Mkulima today take an extra minute to look and take care of your passion fruit. The big question and elephant in the room is what those brown spots on passion fruits mean and the remedy. Among other things they mean, the fruits have been infected by a deadly fungal disease.
Carol a farmer from Kiambu County sent me some photos from her passion fruit farm asking for help and support diagnosing the problem and provide a solution.
From the pictures, it was clear that she had put some effort into fruit management. Like weed control, training, and manure application.
However, she had not observed the right spacing distance. This is one of the major issues that promote pest infestation and diseases in passion fruit farming.
You could also tell that the fruits had conspicuous sunken circular lesions with brown spots.
This is a sign of a disease that affects passion fruits called brown spots and is caused by Alternaria passiflora or Septoria spot. Here are some of the remedy for brown spots on passion fruits
The fungal disease affects the leaves, stems, and fruits of the plant.
First, the brown spots appear on the leaves which enlarge and develop a lighter colored central area and become irregular in shape.
The ring around the diseased fruits becomes wrinkled and finally drops. The disease is severe in warm and wet conditions so be careful during this period or if you are in a hot and wet climate.
On the stems, the diseases develop elongated dark brown lesions mainly near the leaf axils where the stems have rubbed against the supporting structure for example wire, timber, or ropes.
It causes significant loss of yields due to leaf damage and makes the fruits not fit for processing.
To prevent the occurrence of the disease you should plant resistant varieties that are not easily affected and talk to a professional.
For instance, yellow passion fruits are more tolerant as compared to the purple variety.
Observe the inter-row and intercrop distance to allow for proper air circulation and quick drying of leaves.
Appropriate spacing of the crops should be 3m by 2m.
Regular pruning of the fruit vines should be done to ensure to remove dead, weak vines to allow for better air circulation and the proper penetration of fungicide.
All the plant debris should be collected and burnt to avoid the further spread of the infection. Maintain nutritional status of the crop through the application of fertilizer to ensure the crop has all the nutrients that it needs.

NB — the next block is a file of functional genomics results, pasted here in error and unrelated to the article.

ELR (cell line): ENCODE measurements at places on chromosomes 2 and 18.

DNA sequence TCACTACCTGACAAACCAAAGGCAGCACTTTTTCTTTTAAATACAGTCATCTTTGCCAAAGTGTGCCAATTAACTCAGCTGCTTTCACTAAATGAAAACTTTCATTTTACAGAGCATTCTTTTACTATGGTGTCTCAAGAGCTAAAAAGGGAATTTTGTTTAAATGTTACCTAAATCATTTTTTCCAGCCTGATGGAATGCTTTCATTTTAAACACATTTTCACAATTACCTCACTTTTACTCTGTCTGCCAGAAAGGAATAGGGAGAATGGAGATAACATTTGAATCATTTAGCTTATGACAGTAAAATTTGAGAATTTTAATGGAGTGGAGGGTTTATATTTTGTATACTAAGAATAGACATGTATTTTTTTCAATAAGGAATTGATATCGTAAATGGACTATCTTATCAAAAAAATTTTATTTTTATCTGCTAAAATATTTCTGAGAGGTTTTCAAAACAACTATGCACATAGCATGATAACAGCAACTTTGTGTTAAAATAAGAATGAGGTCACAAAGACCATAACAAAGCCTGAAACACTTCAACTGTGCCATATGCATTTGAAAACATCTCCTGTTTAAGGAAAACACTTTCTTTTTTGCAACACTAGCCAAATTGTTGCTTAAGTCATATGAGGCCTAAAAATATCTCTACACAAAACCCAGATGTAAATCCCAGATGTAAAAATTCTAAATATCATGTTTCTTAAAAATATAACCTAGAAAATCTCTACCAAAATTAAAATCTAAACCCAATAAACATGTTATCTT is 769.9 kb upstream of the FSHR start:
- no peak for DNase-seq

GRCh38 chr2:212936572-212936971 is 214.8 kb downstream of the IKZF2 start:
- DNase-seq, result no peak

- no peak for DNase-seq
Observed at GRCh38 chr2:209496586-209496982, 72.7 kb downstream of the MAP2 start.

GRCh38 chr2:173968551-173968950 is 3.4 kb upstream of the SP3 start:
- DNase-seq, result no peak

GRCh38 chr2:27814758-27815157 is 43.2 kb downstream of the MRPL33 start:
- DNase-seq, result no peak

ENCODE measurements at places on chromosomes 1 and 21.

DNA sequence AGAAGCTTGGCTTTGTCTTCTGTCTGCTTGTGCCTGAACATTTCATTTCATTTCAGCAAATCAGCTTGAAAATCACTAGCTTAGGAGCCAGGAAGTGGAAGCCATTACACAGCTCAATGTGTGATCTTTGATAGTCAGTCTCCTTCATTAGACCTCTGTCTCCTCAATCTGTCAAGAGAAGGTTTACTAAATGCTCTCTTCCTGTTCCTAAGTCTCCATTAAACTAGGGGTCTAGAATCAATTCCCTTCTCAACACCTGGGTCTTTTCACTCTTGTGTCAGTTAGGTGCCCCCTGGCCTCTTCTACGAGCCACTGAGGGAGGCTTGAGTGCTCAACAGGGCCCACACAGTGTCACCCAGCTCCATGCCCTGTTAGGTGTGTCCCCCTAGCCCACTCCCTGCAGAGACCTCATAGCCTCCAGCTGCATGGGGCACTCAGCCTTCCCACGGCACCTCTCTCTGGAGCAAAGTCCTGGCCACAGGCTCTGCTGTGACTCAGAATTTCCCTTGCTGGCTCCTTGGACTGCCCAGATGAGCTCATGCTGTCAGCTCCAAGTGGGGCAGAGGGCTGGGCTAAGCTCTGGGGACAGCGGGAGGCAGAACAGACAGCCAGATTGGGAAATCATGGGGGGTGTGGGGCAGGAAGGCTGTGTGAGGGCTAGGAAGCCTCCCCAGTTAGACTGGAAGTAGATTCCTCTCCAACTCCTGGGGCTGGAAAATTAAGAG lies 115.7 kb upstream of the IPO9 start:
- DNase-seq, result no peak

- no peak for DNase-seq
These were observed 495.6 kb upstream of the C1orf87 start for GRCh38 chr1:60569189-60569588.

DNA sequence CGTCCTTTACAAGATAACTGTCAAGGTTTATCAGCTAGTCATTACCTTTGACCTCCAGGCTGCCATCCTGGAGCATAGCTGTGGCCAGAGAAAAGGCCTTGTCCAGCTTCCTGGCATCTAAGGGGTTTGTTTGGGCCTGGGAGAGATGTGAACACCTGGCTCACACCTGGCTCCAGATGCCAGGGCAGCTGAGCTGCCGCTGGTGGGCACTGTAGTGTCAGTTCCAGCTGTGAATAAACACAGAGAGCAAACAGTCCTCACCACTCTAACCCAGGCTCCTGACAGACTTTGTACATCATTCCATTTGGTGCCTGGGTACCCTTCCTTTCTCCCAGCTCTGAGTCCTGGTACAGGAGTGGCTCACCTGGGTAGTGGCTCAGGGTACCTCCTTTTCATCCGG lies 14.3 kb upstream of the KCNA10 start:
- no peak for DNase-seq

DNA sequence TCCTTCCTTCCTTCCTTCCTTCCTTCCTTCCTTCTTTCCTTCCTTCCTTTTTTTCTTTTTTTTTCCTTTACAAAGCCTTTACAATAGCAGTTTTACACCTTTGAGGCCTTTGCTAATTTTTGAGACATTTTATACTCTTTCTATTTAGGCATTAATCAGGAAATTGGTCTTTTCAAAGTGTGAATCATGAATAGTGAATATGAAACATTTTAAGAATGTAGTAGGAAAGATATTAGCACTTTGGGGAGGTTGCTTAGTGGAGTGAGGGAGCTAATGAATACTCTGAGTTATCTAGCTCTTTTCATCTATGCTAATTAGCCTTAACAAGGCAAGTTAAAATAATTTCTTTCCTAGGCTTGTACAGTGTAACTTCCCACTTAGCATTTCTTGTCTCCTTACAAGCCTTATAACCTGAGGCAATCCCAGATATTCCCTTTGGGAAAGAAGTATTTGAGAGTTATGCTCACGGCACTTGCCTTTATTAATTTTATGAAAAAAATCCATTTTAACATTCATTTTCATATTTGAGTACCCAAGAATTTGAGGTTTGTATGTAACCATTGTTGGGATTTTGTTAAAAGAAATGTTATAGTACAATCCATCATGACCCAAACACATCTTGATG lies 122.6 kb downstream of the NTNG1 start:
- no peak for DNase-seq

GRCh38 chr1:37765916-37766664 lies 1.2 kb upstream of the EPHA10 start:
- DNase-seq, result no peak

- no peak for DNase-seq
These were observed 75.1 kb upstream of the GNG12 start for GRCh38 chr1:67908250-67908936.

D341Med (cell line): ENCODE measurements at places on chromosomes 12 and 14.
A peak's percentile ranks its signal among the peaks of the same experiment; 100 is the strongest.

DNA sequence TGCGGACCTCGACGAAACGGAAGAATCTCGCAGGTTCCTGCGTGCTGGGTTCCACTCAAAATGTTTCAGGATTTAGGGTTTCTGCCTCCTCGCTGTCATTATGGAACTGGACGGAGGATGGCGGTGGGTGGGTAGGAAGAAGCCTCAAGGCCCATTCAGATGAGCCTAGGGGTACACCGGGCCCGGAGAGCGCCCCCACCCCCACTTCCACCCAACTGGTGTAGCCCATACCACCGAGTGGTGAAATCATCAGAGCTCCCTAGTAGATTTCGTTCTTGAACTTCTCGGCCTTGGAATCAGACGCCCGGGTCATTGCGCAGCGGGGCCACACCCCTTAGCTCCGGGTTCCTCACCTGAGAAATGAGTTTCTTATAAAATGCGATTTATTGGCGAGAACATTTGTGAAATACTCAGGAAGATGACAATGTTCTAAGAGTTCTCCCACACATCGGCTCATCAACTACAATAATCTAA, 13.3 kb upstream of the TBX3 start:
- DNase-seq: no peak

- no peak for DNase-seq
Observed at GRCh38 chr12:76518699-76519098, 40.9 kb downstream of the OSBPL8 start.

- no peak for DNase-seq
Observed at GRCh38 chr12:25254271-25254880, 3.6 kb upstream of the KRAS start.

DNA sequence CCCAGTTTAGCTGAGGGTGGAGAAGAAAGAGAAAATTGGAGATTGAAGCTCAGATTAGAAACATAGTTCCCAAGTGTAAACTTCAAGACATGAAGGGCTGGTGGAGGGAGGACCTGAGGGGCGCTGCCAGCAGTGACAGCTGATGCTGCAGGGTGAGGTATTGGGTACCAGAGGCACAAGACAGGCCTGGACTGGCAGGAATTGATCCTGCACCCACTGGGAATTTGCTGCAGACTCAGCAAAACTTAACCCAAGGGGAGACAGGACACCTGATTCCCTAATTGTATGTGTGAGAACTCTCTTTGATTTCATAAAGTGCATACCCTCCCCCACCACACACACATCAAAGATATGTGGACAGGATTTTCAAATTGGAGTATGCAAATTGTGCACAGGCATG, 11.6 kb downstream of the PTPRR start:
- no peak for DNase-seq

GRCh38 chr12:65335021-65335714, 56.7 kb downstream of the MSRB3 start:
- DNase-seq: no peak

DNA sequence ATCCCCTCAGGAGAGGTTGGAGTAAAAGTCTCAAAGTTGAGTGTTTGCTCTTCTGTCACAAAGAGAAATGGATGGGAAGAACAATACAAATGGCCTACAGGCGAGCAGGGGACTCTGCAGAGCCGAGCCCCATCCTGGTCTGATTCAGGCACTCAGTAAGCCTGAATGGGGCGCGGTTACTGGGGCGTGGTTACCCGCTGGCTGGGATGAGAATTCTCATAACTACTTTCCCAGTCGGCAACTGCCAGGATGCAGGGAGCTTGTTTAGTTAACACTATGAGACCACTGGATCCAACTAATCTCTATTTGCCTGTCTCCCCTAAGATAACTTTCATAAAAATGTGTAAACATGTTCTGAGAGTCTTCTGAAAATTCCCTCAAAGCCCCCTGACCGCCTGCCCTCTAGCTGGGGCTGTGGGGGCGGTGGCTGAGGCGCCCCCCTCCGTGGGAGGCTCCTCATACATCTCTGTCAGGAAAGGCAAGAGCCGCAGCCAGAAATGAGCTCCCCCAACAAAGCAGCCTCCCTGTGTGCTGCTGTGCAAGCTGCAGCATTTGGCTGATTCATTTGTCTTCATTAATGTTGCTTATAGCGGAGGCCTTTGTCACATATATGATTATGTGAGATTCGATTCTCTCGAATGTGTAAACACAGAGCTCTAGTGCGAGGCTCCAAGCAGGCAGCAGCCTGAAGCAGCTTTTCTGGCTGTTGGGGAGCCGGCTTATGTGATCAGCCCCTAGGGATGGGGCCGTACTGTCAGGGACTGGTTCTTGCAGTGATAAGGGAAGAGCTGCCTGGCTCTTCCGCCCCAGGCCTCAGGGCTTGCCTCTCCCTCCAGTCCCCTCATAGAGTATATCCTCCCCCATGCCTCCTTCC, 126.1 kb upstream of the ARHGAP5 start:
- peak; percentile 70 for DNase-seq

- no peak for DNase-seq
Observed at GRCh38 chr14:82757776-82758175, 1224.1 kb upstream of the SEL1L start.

Chemicals with active ingredients of Mancozeb and copper-based fungicides can be used in the control of the diseases and guarantee a bumper harvest.
Apart from the disease we have been discussing above, passion fruit farmers experience other issues such as flower abortion caused by among others poor pollination.
It would be a good idea at this point to have bees helps your plants in pollination. It is a sure way to have pollinated plants while at the same time earning you cash from honey.
One of the main causes of poor pollination is as a result of low or little wind movement.
Though time-consuming and labor-intensive on a big farm, you can do human-induced pollination by shaking the plant and the flowers gently.
Boron deficiency also results in flower abortion. To help avoid this you need to ensure the use of quality fertilizers and proper application.
This will help ensure all the micronutrients are available for the plant.
You should also look out for thrips. These tiny insects feed on the flowers causing them to drop. We don’t want this since at the point of harvest we will have reduced yield.
The insects should be controlled by maintaining proper field and farm hygiene. Biological products such as Special can be used in pest control and management.
Chemicals such as Abamectin also help in the control of mites. Sometimes one gets fruits that produce little juice, this is normally due to inadequate water and nutrients during the plants’ growth period and fruit formation.
It is therefore essential to ensure the soil is moist by providing adequate water to the plant. Passion fruits are usually ready for harvest after a period of 6 to 8 months. The peak harvesting period is on the 18th month after transplanting depending on the variety that you planted.
The purple passion variety can be harvested while still attached to the plant unlike the yellow variety, which is best harvested when the fruits fall to the ground.
Yellow passion fruit is most preferred for processing juice because it’s juicier compared to the other varieties.
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